Arkansas Hospitals Health & Science

Editor’s Letter: Simply Innovative

The following article is from Arkansas Hospitals magazine, a custom publication of Vowell, Inc., which also produces Arkansas Money & Politics.

Disney CEO Bob Iger says, “The heart and soul of a company is creativity and innovation.” As in other businesses, innovation in today’s hospitals leads not only to improvement in practices, but also to formulation of key ideas for survival and success.

Yet hospital innovation is different than what we see at manufacturing or tech companies. For us, it’s all about people. Every successful innovation brings better care and quality of life for our patients, directly impacting our over-arching purpose of improving the lives of our friends, neighbors and communities.

Some say “innovation” is among the most overused words in the English language. As a communications professional and admitted “word nerd,” I like to explore the use of words, and I believe we can pinpoint reasons for this overuse.

In every field, innovation matters. It’s critical to an organization’s survival. And never more so than today, it’s essential for the survival of hospitals, both large and small, in our ever-changing economic and regulatory environment.

Innovation helps us find direction, clarify strategies and convey individual responsibilities. It helps us reach goals in creative, new ways. It helps us engage our employees and our communities. Innovation is more than a buzzword. It’s the result of the collective imagination of all of us involved in health care.

Perhaps those who believe innovation is overused are overthinking it a bit. In our multi-tasking, hyper-digitalized lives, we may be tempted to equate innovation (and perhaps even intelligence) with complexity. But complexity is not knowledge. Complexity is just complexity. True genius lies in simplicity.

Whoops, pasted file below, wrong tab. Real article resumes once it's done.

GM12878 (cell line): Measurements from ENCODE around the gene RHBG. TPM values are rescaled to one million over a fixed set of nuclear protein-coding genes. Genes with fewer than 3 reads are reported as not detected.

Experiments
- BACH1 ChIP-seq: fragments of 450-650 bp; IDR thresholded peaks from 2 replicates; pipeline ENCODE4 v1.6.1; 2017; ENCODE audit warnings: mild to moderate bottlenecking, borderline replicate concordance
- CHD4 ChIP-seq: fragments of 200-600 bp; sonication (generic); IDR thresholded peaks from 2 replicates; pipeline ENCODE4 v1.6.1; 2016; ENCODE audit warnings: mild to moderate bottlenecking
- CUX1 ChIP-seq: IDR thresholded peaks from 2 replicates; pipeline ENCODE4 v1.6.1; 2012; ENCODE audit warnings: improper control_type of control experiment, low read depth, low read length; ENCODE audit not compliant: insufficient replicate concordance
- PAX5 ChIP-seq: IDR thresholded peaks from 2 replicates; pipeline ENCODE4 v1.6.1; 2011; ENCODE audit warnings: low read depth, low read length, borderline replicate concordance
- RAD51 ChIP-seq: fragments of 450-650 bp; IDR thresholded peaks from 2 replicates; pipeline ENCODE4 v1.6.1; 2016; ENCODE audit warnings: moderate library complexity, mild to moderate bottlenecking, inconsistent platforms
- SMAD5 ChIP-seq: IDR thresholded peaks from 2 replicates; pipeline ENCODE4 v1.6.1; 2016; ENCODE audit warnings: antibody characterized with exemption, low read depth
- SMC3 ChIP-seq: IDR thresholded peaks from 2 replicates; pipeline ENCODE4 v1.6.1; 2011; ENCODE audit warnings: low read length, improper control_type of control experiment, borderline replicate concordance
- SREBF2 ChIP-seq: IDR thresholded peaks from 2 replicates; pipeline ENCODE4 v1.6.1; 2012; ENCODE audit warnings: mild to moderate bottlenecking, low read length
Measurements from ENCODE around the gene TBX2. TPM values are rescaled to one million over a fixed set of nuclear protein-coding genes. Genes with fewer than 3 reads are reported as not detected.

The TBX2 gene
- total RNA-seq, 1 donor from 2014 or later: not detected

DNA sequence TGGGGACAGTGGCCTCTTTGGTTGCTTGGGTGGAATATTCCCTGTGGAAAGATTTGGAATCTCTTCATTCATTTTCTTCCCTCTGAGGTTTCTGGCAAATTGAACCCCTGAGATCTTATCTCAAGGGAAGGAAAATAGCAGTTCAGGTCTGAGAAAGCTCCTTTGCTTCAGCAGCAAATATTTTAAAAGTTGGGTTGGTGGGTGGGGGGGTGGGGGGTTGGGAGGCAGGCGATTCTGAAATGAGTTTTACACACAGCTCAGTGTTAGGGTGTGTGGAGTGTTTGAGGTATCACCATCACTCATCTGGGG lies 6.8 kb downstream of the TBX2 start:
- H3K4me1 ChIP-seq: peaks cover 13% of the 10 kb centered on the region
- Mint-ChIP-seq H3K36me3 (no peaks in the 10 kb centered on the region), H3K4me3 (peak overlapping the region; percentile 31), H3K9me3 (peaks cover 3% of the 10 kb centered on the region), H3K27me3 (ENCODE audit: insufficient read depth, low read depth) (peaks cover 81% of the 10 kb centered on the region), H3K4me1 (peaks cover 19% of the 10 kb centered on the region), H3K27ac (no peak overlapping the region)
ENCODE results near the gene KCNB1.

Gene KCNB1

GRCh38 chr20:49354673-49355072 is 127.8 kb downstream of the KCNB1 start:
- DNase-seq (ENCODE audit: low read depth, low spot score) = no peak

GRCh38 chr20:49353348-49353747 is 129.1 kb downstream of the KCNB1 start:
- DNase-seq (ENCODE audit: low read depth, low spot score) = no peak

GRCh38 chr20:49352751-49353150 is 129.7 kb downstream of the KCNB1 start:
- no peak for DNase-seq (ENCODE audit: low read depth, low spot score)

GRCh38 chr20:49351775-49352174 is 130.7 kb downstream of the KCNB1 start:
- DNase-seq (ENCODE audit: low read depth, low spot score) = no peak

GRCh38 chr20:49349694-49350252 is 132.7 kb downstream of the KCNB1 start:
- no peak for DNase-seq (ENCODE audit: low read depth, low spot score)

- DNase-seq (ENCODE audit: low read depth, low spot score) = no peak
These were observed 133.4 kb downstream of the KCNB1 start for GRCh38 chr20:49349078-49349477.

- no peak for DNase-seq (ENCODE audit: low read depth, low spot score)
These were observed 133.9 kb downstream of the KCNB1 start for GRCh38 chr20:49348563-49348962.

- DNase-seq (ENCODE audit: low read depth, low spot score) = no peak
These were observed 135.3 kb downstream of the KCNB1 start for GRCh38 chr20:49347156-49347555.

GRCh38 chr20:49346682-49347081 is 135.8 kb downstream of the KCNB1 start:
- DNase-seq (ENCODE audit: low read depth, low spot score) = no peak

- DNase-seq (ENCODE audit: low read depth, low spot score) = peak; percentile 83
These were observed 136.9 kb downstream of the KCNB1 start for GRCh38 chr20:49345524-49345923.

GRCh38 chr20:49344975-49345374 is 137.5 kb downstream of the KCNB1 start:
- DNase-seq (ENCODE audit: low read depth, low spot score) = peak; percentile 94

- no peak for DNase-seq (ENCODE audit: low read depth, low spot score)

Steve Jobs, the man some regard as an innovation icon, was obsessed with simplicity. Focusing his company on a narrow range of products and relentlessly pursuing simple designs and operations, he created an empire.

I find it incredibly exciting to see a simple change paying great dividends. That’s why one of my favorite articles in this magazine is the collection of vignettes from Arkansas hospitals about simple innovations that created such value for their organizations.

Patients are cold but tripping over blankets? Give everyone a fleece jacket. Post-procedure patients uncomfortable in those open-backed hospital gowns? (And really, who isn’t?) Issue them a comfy robe!

Need to remind staff to reposition patients? Why use an alarm when you can schedule dance breaks into the day?

Everyone wins when simple innovations like these make such an impact. Bonus points for adding fun to workplace!

Harkening back to Bob Iger, I think these and the other innovations featured in this edition get right to the heart and soul of the hospital.

Because when we get down to it, isn’t heart and soul what health care is all about?

Elisa M. White

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